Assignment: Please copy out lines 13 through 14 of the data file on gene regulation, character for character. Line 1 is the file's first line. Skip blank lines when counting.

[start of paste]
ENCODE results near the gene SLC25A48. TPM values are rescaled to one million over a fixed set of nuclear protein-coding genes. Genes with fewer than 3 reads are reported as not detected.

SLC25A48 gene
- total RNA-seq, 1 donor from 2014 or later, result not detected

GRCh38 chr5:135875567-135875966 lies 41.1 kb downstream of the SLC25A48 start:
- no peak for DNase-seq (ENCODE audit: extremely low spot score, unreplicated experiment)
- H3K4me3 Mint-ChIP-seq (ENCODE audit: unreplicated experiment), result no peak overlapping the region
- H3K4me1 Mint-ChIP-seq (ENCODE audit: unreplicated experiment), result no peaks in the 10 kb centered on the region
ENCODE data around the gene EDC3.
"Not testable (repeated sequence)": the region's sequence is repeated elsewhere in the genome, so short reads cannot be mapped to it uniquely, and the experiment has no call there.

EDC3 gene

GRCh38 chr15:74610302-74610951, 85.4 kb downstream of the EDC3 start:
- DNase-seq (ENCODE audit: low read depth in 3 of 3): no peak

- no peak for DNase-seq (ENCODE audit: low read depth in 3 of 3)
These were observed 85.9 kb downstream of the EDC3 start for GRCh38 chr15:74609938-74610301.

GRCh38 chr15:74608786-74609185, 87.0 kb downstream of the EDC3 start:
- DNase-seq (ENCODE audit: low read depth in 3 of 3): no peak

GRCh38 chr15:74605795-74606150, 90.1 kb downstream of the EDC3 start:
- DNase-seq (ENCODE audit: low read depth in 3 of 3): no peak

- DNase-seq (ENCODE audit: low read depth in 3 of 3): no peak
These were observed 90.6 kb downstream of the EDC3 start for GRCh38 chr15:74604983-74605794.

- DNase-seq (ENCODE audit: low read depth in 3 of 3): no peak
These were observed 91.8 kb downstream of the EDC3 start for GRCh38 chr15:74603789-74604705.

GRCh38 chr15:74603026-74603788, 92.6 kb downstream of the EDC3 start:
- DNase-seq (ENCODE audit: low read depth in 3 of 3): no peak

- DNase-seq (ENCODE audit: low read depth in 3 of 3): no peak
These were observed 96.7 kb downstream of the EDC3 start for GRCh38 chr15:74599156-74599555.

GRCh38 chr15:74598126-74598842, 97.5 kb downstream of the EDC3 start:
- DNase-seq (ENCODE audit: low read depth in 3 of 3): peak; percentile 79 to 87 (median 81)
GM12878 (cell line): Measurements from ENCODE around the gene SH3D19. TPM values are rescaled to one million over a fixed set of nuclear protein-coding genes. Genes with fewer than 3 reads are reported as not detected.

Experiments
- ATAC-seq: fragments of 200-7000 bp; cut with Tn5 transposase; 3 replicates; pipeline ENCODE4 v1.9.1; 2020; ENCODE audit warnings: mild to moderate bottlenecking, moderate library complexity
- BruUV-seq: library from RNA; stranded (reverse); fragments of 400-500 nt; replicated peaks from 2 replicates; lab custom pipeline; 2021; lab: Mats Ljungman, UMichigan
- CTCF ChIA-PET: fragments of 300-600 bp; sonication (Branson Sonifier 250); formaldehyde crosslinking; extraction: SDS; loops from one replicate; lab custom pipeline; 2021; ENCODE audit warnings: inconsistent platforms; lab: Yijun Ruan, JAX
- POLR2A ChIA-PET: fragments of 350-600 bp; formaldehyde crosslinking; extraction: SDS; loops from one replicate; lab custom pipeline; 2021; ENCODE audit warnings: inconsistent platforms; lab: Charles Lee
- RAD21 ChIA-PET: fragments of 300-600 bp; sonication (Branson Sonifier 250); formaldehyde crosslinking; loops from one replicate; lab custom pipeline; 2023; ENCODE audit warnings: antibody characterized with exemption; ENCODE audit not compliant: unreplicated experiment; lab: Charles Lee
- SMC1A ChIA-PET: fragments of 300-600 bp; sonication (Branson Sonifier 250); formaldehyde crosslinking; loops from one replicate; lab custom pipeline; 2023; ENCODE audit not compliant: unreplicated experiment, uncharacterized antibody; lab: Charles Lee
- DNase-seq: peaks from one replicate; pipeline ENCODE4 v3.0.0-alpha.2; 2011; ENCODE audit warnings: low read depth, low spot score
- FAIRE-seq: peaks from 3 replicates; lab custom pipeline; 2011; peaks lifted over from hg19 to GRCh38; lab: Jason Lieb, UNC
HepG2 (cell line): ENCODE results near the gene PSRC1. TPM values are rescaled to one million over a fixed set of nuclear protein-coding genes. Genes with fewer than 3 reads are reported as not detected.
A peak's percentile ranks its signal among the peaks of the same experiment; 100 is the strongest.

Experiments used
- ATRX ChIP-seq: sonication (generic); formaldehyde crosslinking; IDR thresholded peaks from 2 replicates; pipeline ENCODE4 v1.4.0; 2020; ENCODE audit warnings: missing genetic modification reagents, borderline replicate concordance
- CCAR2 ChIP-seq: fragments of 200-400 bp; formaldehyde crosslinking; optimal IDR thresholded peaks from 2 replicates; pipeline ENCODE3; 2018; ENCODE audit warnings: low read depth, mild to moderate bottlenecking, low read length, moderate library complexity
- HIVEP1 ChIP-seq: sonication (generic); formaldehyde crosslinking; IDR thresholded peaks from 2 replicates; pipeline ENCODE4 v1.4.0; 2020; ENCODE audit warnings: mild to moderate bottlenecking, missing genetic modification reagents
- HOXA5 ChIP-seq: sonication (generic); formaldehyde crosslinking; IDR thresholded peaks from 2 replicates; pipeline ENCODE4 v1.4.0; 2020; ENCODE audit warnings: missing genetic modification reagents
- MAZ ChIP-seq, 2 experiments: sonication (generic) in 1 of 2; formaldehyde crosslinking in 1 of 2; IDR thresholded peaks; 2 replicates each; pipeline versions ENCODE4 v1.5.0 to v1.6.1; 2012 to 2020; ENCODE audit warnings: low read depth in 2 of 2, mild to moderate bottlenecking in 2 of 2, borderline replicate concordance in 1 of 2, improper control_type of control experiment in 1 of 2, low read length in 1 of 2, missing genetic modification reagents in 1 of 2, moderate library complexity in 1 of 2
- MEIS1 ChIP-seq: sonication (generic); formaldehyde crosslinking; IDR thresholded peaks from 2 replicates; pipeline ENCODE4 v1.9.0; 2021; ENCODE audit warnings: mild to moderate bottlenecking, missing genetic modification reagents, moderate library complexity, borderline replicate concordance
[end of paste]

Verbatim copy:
- no peak for DNase-seq (ENCODE audit: low read depth in 3 of 3)
These were observed 85.9 kb downstream of the EDC3 start for GRCh38 chr15:74609938-74610301.